SM Cares Spearheaded Emergency Preparedness Forum for Children with Special Needs


Everyone is vulnerable when calamity or an emergency situation strikes, but it is a doubly challenging experience for children and youth with special needs because of their limitations on mobility.

With this in mind, SM Cares, the Corporate Social Responsibility (CSR) arm of SM Prime Holdings, Inc., spearheaded its annual Emergency Preparedness Forum giving special attention to this underserved sector.

Among those who attended the forum are Annette Nelmida, a mother of four, and her 17-year-old blind twins Joshua and Jerome. The twins did not let their limitations deter them from pursuing their passions in life, their determination allowing them to be triathletes, to sing, play the piano and even try out photography with assistance.

However, the recent Emergency Preparedness Forum made the Nelmida family realize that they also need to equip themselves with information and knowledge in handling emergency situations especially since Jerome and Joshua require visual guidance.

Annette expressed her appreciation of the forum, saying that the lecture and the simulation are very helpful especially for her two sons. She says that they finally know what to do during emergency situations.

Annette admitted that she finds it difficult to teach her sons about these kinds of situation. The forum did what she could not through the demos and explanations, relating to her sons what she was seeing from the trainers. What made it extra special for the family was when the brothers were chosen to participate in a demo, giving them a better feel of what the trainer was talking about.

SM Cares Spearheaded Emergency Preparedness Forum for Children with Special Needs
International Disaster Response Network’s Dr. Ted Esguerra instructs visually impaired twins Joshua and Jerome on how to prepare during an emergency situation.

Prior to attending the forum, the visually impaired twins said that going through emergencies could be quite challenging. They learned the standard “duck, cover and hold” protocol in case of an earthquake. Joshua pointed out, however, that it is extra difficult for him and his brother to find the exit because of their impairment.
“Bukod sa exit, mahirap din po kapag maraming tao kasi may possibility na magka-stampede or mawala din po ako,” Jerome added.
(“Apart from the exit, it’s also difficult when it’s crowded because of the possibility of a stampede or that I will be lost.”)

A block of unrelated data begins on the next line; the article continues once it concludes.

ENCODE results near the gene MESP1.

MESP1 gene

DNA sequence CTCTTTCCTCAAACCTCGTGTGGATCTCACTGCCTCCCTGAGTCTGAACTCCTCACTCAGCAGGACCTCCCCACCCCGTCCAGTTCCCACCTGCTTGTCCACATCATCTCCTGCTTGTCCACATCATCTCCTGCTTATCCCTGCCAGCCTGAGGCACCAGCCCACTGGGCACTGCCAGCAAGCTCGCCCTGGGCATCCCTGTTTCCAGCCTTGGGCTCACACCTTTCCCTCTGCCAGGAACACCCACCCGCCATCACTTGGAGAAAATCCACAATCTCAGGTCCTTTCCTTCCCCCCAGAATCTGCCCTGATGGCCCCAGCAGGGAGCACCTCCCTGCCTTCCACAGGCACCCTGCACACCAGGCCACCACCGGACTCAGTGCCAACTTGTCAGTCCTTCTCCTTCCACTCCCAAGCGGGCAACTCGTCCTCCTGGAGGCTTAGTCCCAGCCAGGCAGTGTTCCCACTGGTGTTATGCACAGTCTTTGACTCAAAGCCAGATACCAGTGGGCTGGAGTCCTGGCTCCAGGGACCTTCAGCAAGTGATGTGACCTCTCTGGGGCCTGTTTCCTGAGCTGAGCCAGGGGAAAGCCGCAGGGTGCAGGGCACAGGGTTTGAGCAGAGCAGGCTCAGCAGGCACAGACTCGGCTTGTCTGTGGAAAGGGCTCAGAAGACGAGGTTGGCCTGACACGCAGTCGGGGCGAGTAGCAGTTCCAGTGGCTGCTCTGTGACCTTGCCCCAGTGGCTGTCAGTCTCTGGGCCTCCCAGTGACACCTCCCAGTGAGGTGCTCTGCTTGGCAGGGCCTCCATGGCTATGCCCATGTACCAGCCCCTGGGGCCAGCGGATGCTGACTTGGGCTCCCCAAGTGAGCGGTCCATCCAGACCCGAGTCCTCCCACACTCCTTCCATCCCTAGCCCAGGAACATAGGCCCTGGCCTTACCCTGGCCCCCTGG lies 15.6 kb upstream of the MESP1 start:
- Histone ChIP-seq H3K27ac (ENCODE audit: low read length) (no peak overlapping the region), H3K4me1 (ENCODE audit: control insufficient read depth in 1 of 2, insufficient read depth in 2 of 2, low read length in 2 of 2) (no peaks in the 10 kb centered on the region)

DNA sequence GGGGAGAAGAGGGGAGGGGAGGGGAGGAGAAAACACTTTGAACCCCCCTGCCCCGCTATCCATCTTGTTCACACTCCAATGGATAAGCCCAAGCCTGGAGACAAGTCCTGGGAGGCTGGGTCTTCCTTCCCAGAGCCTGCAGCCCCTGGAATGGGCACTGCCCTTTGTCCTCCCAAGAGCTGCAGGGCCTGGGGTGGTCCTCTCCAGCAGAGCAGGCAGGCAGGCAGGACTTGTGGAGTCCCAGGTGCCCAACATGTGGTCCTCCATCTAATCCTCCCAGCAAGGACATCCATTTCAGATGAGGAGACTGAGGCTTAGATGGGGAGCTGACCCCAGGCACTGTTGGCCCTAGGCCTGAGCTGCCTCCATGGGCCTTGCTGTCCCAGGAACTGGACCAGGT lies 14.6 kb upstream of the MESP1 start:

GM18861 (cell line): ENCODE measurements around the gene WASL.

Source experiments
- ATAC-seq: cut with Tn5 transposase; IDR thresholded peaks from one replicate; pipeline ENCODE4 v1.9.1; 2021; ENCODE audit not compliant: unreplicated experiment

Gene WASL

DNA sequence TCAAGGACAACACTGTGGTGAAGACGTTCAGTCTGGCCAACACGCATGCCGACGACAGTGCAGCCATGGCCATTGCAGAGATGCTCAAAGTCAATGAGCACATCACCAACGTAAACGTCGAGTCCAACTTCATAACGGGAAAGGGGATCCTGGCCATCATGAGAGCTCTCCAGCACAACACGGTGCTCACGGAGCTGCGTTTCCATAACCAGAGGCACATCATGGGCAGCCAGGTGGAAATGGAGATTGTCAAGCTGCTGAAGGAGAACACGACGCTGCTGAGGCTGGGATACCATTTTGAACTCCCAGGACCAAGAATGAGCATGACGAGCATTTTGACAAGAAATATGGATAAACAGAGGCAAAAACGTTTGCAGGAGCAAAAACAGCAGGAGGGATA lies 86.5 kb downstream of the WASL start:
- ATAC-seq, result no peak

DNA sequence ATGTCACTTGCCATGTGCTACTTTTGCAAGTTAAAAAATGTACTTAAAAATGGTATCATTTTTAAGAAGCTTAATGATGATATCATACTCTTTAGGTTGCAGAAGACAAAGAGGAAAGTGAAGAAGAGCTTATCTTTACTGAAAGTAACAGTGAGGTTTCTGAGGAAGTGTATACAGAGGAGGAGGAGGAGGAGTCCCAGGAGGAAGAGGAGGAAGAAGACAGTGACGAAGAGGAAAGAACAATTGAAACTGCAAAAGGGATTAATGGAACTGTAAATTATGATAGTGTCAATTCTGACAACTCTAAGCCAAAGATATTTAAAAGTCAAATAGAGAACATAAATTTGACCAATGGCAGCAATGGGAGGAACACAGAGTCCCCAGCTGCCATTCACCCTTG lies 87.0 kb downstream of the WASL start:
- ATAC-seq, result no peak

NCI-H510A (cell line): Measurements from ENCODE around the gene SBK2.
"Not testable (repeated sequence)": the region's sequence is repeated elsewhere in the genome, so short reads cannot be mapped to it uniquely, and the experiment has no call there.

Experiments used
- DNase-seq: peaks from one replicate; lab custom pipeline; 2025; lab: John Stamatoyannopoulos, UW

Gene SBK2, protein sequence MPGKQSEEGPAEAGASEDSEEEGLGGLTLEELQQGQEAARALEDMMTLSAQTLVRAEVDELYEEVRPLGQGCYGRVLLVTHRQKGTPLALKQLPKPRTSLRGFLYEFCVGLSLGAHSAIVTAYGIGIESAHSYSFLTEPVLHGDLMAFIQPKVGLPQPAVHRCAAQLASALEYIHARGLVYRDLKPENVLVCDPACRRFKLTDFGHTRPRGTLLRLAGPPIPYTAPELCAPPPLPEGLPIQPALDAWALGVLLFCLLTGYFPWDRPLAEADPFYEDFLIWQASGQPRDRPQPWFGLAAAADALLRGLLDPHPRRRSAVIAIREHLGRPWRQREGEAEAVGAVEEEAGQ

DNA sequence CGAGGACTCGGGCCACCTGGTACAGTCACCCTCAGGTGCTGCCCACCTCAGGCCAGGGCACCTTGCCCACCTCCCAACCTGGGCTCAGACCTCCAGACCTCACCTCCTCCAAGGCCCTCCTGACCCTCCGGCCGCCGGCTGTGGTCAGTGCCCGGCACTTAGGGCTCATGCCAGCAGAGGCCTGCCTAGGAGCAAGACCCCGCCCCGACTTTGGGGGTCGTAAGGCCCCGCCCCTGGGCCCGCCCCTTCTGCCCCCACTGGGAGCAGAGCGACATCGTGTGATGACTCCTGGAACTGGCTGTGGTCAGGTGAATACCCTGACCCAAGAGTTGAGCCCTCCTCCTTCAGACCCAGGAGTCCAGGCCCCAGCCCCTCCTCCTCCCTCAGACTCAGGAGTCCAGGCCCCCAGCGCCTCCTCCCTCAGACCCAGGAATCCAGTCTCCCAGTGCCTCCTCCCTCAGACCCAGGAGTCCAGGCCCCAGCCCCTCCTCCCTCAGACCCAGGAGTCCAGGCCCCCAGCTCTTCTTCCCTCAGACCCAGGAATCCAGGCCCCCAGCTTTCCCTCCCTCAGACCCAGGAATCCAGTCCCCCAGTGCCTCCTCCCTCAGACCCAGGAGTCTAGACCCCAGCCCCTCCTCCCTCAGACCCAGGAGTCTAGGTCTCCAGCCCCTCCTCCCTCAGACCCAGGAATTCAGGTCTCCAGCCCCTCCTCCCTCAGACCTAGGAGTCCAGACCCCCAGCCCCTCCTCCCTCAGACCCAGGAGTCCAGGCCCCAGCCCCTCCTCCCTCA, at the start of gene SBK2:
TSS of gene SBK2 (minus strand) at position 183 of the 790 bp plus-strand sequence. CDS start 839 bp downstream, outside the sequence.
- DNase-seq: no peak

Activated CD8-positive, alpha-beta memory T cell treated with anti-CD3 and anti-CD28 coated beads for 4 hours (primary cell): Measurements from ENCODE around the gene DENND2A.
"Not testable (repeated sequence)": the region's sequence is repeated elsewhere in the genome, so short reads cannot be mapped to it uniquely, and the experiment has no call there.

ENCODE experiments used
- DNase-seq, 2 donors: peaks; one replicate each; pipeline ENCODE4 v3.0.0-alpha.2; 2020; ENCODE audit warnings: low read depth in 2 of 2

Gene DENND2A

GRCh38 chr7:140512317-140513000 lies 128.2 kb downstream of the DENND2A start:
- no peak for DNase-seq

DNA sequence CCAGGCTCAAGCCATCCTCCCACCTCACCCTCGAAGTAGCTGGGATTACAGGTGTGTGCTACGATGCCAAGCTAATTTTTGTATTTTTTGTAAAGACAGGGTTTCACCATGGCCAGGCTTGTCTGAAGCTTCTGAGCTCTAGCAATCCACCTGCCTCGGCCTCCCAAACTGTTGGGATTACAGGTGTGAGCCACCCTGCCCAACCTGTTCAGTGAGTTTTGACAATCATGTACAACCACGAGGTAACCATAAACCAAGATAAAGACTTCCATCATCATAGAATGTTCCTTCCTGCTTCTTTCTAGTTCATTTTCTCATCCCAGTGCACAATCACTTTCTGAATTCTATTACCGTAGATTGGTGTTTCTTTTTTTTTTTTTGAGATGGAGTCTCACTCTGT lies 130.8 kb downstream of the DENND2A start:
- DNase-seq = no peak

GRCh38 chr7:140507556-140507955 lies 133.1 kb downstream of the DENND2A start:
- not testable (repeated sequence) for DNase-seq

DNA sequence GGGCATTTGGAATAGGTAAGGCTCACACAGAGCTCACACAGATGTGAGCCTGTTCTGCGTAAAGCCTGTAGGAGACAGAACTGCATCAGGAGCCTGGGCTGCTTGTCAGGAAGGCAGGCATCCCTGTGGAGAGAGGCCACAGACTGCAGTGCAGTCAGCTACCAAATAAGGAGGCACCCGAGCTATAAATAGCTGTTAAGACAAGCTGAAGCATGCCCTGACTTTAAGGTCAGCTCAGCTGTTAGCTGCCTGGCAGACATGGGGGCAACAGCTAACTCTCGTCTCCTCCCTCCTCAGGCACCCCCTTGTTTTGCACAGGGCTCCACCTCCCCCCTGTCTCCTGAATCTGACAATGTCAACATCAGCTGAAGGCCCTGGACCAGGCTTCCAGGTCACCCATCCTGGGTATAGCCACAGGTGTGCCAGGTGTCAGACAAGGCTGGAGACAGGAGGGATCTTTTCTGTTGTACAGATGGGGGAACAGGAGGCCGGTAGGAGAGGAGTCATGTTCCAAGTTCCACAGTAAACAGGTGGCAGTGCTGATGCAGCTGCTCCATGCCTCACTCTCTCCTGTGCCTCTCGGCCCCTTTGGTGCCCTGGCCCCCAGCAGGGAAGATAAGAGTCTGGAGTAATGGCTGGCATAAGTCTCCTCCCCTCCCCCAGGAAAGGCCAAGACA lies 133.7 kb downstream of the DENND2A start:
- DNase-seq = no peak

As a result of attending the forum, the Nelmidas practiced inside their house to familiarize themselves with what must be done when it comes to reaching the nearest exit, being guided by the walls or where one could duck, cover and hold.

Engr. Bien Mateo, senior vice president for Mall Operations and director of SM Cares Program on Persons with Disabilities (PWDs), stressed the importance of holding the Emergency Preparedness Forum annually.

“We really have to tap the majority of the people. In the previous years, we focused more on the elderly and people with disabilities. This time, we wanted to concentrate on the youth and children with disabilities. They are the group that is most neglected when it comes to preparation in these [emergency] situations, that’s why we invited experts on different emergencies to teach us, our people and the children also on how to be prepared,” Mateo stated.

Among the resource persons at the forum are Lotta Sylwander, country representative of UNICEF Philippines; Dr. Renato Solidum, Jr., Undersecretary for Disaster Risk Reduction of the Department of Science and Technology (DOST) and officer-in-charge of the Philippine Institute of Volcanology and Seismology (PHIVOLCS); and Dr. Ted Esguerra, Operational Medicine Instructor of the International Disaster Response Network.

“Typically, in an emergency, 50-60% of those most affected are children. They’re losing their lives because they can’t get out,” Sylwander stated.

According to Sylwander, there are an estimated 5.1 million Filipino children with disabilities who are vulnerable to calamities and emergency situations.

“These children living with disabilities—hearing, visual, developmental and mobility—all need different [kinds of assistance] during emergencies. They’re often not included in the disaster risk management. This inclusive approach [forum] is a step in the right direction but we need to do more,” Sylwander added.

Solidum stressed the importance of disaster preparedness not only for the PWDs but also for everyone in general.
“We need to imagine the scenarios, what will happen to us in cases of emergencies like an earthquake so that we can plan and prepare accordingly. Unless we can imagine and unless we feel fear of what can happen to us, we will not act to prepare for any disaster,” Solidum stated.

The annual event aims to provide significant information about the reality of a potential earthquake scenario in Metro Manila and equip people in preparing better for disasters and calamities.


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